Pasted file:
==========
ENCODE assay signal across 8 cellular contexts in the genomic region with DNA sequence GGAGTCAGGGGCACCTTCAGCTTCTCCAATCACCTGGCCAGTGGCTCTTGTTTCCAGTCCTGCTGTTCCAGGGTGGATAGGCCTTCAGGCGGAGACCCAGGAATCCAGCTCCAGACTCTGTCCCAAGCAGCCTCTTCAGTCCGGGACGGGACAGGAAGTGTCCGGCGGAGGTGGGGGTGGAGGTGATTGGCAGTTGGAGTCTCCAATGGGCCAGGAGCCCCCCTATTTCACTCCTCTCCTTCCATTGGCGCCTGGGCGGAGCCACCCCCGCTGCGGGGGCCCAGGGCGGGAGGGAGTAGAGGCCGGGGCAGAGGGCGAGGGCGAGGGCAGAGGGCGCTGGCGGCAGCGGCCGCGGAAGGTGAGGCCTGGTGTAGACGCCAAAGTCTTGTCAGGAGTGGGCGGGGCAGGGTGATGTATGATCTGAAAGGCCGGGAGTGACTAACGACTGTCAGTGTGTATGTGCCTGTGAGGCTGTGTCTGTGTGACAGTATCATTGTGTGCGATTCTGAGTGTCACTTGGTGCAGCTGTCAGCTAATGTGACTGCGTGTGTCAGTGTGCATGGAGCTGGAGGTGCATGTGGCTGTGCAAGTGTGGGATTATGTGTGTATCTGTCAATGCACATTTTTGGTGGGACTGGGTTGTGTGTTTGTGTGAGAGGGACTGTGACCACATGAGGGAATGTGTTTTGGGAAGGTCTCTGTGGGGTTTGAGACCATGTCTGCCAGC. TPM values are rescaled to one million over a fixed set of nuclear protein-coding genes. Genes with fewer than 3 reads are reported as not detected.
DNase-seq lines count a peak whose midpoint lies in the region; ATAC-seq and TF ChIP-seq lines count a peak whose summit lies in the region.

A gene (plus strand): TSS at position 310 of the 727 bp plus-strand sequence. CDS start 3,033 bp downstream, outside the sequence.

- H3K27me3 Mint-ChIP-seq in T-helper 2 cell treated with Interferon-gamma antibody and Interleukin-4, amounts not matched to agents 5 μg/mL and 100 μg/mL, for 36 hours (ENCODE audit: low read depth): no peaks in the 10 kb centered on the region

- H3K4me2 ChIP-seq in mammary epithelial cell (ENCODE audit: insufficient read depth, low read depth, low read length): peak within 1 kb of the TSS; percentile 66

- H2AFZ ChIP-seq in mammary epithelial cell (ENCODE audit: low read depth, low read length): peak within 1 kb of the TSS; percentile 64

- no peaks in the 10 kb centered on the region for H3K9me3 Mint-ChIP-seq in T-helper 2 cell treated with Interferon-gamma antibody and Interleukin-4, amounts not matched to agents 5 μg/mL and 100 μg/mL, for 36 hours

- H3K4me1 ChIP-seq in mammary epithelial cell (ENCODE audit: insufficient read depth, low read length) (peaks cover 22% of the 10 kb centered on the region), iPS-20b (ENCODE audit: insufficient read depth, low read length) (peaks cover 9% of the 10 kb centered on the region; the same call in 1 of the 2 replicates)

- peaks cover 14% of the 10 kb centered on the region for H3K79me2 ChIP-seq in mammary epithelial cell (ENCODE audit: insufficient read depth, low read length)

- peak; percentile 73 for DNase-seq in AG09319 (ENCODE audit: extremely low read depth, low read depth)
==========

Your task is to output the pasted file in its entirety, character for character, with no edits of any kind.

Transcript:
ENCODE assay signal across 8 cellular contexts in the genomic region with DNA sequence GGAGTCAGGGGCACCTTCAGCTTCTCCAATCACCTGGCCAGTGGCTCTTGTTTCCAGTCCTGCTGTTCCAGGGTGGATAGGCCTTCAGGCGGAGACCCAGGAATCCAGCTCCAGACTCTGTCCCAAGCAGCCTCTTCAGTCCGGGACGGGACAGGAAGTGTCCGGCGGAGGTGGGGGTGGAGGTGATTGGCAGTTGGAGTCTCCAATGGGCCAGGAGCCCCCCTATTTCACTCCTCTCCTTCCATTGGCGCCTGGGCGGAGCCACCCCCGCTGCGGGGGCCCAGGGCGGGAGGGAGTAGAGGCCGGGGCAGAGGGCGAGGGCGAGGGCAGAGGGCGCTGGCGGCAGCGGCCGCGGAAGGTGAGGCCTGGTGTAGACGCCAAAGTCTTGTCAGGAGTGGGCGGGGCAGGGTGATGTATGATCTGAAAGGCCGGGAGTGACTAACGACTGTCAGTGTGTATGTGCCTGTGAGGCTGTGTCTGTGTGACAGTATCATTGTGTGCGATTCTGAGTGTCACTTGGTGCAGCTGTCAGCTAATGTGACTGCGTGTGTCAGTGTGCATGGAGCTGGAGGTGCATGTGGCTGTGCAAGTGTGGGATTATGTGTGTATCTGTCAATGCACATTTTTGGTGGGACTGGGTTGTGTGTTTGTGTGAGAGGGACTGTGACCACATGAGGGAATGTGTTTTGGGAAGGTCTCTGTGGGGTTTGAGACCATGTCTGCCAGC. TPM values are rescaled to one million over a fixed set of nuclear protein-coding genes. Genes with fewer than 3 reads are reported as not detected.
DNase-seq lines count a peak whose midpoint lies in the region; ATAC-seq and TF ChIP-seq lines count a peak whose summit lies in the region.

A gene (plus strand): TSS at position 310 of the 727 bp plus-strand sequence. CDS start 3,033 bp downstream, outside the sequence.

- H3K27me3 Mint-ChIP-seq in T-helper 2 cell treated with Interferon-gamma antibody and Interleukin-4, amounts not matched to agents 5 μg/mL and 100 μg/mL, for 36 hours (ENCODE audit: low read depth): no peaks in the 10 kb centered on the region

- H3K4me2 ChIP-seq in mammary epithelial cell (ENCODE audit: insufficient read depth, low read depth, low read length): peak within 1 kb of the TSS; percentile 66

- H2AFZ ChIP-seq in mammary epithelial cell (ENCODE audit: low read depth, low read length): peak within 1 kb of the TSS; percentile 64

- no peaks in the 10 kb centered on the region for H3K9me3 Mint-ChIP-seq in T-helper 2 cell treated with Interferon-gamma antibody and Interleukin-4, amounts not matched to agents 5 μg/mL and 100 μg/mL, for 36 hours

- H3K4me1 ChIP-seq in mammary epithelial cell (ENCODE audit: insufficient read depth, low read length) (peaks cover 22% of the 10 kb centered on the region), iPS-20b (ENCODE audit: insufficient read depth, low read length) (peaks cover 9% of the 10 kb centered on the region; the same call in 1 of the 2 replicates)

- peaks cover 14% of the 10 kb centered on the region for H3K79me2 ChIP-seq in mammary epithelial cell (ENCODE audit: insufficient read depth, low read length)

- peak; percentile 73 for DNase-seq in AG09319 (ENCODE audit: extremely low read depth, low read depth)